A Short from on Set

FILM SYNOPSIS:

They couldn’t have known that in the wilderness of Alaska, the son of Sylvia Plath would hang himself. They only went there to grieve their own private sorrows.

SCENE:

A recently married couple are driving home from a long day of work and other related endeavors. It’s mid-evening:

“So a lot of corruption goes on, but only the failed attempts are illustrated. Just how much corruption goes on to succeed is unknown, and we have to guess that only a few are caught. Yeah, so the widespread corruption that goes on unaccounted for is rampant and frighteningly commonplace.”

“And that’s your point?”

“Why must you demean me?”

“You use these words like demean and nobody understands you.”

“I’m simply talking about the nature of life.”

“So dramatic.”

“Yeah, just like the ‘so’ in your retort.”

“I’m hungry.”

CUT CUT CUT! The director pops up from his chair to guide the young actors.

Listen he says addressing the couple, I need you to understand what these characters are facing. What we have here is another missed opportunity for a moment of clarity, to indulge in the dramatic!

But! You know at the same time that it doesn’t make a difference anyway. Anything profound born in a moment is part of the past just as quick. All in all its just moments, one after another. One brings a cry so ferocious that laughter is enlivened alongside the pulsating heart…And then! And then we live with these moments while new moments are cascading around us. We are a living history, some with moments that have broken us, and others with those that have risen us from the ashes. Most with a little of each incessantly until our life is over.

The director, turns and faces the camera or the cameraman and slowly says the following:

I am homeless, like you are. I am only too aware of the fragility of that home we make and call our own. There are those who save us, and to those same, we turn our rage. Though in the afternoon light, when everyone has gone to contend with the masses, and all is still in the empty home, the simple truth streams in through the blinds. The contempt and the anger, the stress and the defenses, the blame and the misgivings, are no longer. Not by anything concrete or definable have they gone. But by the breakdown of the complex to the basic.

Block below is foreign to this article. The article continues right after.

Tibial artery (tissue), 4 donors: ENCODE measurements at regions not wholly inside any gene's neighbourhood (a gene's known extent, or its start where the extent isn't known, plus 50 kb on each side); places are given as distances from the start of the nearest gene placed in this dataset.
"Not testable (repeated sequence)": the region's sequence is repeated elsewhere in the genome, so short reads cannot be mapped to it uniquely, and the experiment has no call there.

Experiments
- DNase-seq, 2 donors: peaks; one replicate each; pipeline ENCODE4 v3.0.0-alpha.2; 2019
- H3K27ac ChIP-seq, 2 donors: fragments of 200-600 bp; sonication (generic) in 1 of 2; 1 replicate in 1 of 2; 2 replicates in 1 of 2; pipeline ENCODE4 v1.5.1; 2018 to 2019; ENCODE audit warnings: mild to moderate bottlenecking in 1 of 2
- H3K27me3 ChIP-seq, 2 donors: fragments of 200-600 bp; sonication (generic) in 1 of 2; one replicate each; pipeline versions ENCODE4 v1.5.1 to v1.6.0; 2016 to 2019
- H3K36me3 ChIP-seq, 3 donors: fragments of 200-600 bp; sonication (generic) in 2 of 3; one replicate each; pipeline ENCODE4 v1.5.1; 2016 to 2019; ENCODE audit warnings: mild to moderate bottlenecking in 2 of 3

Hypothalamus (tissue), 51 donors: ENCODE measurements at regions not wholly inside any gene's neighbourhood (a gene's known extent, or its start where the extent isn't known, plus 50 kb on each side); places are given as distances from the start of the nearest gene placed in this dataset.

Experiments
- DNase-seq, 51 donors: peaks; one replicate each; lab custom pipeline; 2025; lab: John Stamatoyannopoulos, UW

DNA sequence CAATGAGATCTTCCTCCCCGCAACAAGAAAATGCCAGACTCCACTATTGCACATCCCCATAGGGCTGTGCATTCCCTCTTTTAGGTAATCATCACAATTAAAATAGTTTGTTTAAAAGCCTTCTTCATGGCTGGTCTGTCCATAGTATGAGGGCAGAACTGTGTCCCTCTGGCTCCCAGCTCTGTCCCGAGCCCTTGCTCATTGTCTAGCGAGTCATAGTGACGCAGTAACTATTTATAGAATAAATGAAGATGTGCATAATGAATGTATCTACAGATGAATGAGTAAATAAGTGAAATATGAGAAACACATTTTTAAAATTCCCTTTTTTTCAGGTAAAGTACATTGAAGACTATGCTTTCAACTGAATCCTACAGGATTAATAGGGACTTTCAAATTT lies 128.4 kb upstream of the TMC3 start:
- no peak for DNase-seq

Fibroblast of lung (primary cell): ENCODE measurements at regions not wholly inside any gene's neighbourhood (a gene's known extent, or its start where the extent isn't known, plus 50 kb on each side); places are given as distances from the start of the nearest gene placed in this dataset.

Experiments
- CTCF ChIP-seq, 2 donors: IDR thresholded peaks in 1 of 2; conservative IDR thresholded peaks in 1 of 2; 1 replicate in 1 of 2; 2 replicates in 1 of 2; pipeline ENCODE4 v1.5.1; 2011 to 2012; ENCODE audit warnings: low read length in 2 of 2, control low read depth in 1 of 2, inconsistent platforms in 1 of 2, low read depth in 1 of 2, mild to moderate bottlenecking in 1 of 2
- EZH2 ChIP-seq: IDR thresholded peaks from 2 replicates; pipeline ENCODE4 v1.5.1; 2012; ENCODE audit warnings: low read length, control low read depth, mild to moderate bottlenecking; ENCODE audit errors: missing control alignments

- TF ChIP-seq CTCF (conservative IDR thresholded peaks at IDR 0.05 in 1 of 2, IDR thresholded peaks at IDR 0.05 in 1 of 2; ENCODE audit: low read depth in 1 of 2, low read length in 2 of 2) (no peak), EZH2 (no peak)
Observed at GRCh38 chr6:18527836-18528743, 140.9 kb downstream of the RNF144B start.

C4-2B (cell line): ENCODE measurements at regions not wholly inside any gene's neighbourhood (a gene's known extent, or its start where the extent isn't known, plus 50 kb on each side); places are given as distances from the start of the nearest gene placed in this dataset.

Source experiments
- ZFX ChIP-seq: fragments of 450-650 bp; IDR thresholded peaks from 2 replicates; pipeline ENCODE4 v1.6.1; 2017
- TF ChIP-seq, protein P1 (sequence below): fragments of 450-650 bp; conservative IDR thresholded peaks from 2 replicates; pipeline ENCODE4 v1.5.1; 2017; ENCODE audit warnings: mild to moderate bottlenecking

The director turns again to the actors.

 It is going from the dread of dragging your bones through another day to a wide-eyed fascination for one’s external stimuli. And ha! The difference is only a moment. So much of the control involved in a moment is beyond humanly initiated, but that doesn’t stop us from putting all our energy into that perceived control. And when it all crashes down us, and we are left with NOTHING, the whole world is new again. We must redefine ourselves, accept who we are, and live honestly-accepting of our new role. No, I do not drive the bus, you must say to yourself, as you squeeze your beloved a moment longer. Now, let’s continue with the scene, as if I hadn’t stopped you. But this time, keep in mind what I have told you. And, ACTION!

“You’re always hungry,what are we going to fix anyway, there’s nothing at home,” meanwhile secretly remembering the eggs and corned beef in a tin at the back of the cabinet.

“Yes, I’m hungry and tired, I still gotta take a shower, take out the trash, brush my teeth, eat something-how about I fix us up some corned beef and eggs?

…(beat)

Aren’t you glad I thought of that?”

“Yes, my sweet apple pie.”

(And they drove the rest of the way home in their whiny Toyota, each experiencing their own moments that proceeded to fade into the blurring landscape.)

 

CUT. SCENE, THAT’S A WRAP PEOPLE.

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